There will be a net increase of $20 billion in Pakistan’s external debt stock during the next five years and the authorities will require more than $6 billion to service this debt.
According to the State Bank of Pakistan’s figures, Islamabad’s external debt stood at $53 billion excluding liabilities till March 2010. The estimates of the International Monetary Fund (IMF) and the Ministry of Finance show that the external debt stock will pile up to $72.6 billion by 2015.
According to the statistics released by the Economic Affairs Division, during the last ten years Pakistan borrowed $27.4 billion from the world. A major chunk of it - $14.2 billion, came from the World Bank and the Asian Development Bank. On the other hand, it paid back $22.5 billion, mainly by borrowing the money from the same sources.
Out of it, $14.8 billion was the principal amount, almost equivalent to what it borrowed from the multilateral donors, and $7.6 billion was interest paid in ten years. Only in 2008-09, an amount of $3.5 billion was spent on external debt servicing. As much as $2.53 billion worth of the principal amount was paid back alongwith $912 million as interest payment.
Pakistan may enter into danger zone by 2012, a year when Islamabad would start paying back $11.3 billion of a relatively expensive loan to the IMF. Independent economic experts believe that in addition to normal debt servicing, which requires about $3 billion per annum, the authorities need another $3 billion just to retire the IMF debt.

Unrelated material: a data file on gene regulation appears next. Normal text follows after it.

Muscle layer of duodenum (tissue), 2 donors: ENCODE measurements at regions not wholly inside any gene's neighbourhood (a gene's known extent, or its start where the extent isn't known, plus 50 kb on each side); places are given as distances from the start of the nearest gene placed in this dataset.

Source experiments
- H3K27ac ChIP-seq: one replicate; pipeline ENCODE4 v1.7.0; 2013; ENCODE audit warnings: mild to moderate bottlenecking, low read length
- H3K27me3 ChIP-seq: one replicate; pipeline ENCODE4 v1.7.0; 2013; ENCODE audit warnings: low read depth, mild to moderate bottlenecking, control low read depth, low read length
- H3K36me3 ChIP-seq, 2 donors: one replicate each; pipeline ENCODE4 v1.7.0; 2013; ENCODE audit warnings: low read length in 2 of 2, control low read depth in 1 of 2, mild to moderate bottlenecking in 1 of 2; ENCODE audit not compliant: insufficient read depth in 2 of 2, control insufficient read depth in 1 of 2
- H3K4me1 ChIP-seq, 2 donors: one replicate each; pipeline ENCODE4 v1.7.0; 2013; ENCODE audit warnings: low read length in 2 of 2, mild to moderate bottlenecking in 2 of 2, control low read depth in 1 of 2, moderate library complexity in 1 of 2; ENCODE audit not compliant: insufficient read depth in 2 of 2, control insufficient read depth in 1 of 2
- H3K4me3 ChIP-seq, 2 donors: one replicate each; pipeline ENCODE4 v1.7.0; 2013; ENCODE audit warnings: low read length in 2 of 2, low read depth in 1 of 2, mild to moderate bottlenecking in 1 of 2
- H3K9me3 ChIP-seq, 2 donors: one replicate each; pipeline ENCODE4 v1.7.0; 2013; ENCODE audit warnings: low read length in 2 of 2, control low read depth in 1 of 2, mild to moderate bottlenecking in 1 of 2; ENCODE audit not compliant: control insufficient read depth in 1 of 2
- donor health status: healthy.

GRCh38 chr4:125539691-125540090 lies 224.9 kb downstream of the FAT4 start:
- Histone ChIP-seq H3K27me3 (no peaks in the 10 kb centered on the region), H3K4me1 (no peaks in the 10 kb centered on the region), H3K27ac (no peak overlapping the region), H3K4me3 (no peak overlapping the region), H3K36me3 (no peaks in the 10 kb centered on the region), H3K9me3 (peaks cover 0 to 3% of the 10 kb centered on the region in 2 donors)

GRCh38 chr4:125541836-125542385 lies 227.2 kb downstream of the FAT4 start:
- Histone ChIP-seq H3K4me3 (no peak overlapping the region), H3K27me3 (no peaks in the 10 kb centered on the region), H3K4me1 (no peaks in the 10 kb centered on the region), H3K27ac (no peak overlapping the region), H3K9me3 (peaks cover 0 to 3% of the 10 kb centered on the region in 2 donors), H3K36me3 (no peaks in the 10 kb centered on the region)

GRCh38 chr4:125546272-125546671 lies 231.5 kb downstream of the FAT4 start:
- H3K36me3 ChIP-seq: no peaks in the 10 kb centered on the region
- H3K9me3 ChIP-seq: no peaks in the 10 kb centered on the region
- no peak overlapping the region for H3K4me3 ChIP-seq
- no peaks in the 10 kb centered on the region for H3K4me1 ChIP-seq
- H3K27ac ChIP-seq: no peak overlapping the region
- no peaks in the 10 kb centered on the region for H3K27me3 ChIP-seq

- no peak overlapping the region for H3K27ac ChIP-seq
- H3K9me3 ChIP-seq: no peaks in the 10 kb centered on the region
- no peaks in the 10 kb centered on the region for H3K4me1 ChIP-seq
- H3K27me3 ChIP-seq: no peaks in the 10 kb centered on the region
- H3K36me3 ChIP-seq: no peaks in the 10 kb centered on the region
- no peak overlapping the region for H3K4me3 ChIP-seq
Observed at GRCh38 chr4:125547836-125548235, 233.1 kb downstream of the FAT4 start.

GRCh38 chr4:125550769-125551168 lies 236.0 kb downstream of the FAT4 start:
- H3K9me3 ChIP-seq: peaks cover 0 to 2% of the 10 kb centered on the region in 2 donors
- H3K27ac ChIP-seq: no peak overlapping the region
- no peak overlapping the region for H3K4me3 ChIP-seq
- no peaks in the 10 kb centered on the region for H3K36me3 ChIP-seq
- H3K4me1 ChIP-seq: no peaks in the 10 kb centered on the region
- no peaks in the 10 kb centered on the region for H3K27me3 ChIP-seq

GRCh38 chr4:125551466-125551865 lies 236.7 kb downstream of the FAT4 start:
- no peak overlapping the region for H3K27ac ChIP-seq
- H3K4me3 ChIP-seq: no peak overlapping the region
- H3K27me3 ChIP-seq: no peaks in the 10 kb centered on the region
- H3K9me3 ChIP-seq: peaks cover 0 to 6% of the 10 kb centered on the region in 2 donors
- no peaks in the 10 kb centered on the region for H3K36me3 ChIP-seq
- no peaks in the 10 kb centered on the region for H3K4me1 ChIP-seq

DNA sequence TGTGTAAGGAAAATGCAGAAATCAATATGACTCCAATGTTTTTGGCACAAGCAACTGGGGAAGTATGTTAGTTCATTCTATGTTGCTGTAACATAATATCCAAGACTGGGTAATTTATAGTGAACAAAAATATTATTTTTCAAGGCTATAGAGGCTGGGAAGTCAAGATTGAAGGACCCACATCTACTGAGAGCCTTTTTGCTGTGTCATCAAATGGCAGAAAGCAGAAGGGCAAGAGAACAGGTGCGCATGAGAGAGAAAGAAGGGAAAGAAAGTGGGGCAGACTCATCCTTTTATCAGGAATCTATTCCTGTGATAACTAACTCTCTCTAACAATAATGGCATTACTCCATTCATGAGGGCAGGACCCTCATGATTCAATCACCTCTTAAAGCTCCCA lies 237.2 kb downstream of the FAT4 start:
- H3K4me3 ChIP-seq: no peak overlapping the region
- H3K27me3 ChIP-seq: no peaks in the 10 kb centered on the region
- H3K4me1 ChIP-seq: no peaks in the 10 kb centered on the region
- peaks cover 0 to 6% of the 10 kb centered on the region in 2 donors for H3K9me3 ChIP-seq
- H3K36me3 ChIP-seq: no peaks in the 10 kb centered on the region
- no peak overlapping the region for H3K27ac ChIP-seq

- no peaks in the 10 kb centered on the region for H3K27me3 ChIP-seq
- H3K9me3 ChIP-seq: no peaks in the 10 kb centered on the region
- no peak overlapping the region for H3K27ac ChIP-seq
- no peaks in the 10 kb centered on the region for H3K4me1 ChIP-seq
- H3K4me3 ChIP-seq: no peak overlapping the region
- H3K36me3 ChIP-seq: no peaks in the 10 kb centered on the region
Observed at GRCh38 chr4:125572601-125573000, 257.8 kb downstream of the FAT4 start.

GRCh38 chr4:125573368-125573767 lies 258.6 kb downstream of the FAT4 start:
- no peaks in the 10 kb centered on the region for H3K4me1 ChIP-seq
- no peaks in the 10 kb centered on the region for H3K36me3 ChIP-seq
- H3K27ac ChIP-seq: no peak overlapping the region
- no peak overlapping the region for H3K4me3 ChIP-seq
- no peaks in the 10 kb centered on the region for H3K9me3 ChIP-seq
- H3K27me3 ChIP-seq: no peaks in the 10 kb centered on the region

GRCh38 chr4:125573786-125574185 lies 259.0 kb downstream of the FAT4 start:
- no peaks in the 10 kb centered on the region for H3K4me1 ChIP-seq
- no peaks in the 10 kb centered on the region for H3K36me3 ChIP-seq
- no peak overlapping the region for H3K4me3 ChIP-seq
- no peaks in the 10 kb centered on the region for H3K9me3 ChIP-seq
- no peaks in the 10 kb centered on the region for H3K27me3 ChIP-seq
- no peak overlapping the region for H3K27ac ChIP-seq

The official documents show that Pakistan will pay back $1.2 billion to the IMF in 2012 including $230 million on account of interest payments. The amount is equivalent to 0.7 per cent of the total size of the economy and 5.5 per cent of projected export proceeds. In 2013, the amount will surge to $2.9 billion, which will be 12 per cent of the export proceeds and 1.5 per cent of the GDP.
In 2014, an amount of $4.3 billion would be returned to the IMF, which is 16 per cent of the exports proceeds and 2 per cent of the total size of the economy. It is the year when the next general elections would be held and an immediate worry of the new economic managers would be how to arrange over $4 billion to retire only the IMF debt.
In 2015, $2.6 billion would be paid back to the IMF, which would be 9 per cent of exports proceeds and 1.1 per cent of the GDP. The good news is that in 2016 Pakistan will get rid of the IMF loan by paying back the last tranche of $430 million. The worst is still to come, as from 2017 Pakistan will start paying back the rescheduled $8.9 billion loan of the Paris Club.
The loan was rescheduled in 2002 as a reward of becoming an ally of the United States of America in the war on terror. The worrisome question for the policy makers is that from where will the amount come to return the loans, as the economy is still not in a position to pay back. The other issue is that more than one-third of the total taxes are being spent on debt and debt servicing.
For the next fiscal year the authorities are contemplating to allocate Rs750 billion for debt servicing whereas the total tax revenue is estimated at Rs1,700 billion. Thirdly, due to heavy spending on debt servicing, defence and civil administration virtually nothing is left in the pocket to spend on development, education and health.
Dr Hafeez Sheikh, Adviser to the Prime Minister on Finance and Revenue, has recently hinted at borrowing more money from the IMF to return the borrowed money. Pakistan has been trapped into a Greece-like debt situation. The European Union member country has recently entered into an agreement with the IMF and the EU to borrow $140 billion to pay back its debts.
The cost of this is deep spending cuts and raise in taxes, which has led to social unrest and three people were burnt alive. Economists have recommended that for the next fiscal year the budget deficit target should not be more than 3.5 per cent. But the federal government is still not taking the job seriously and planning near 5 per cent budget deficit.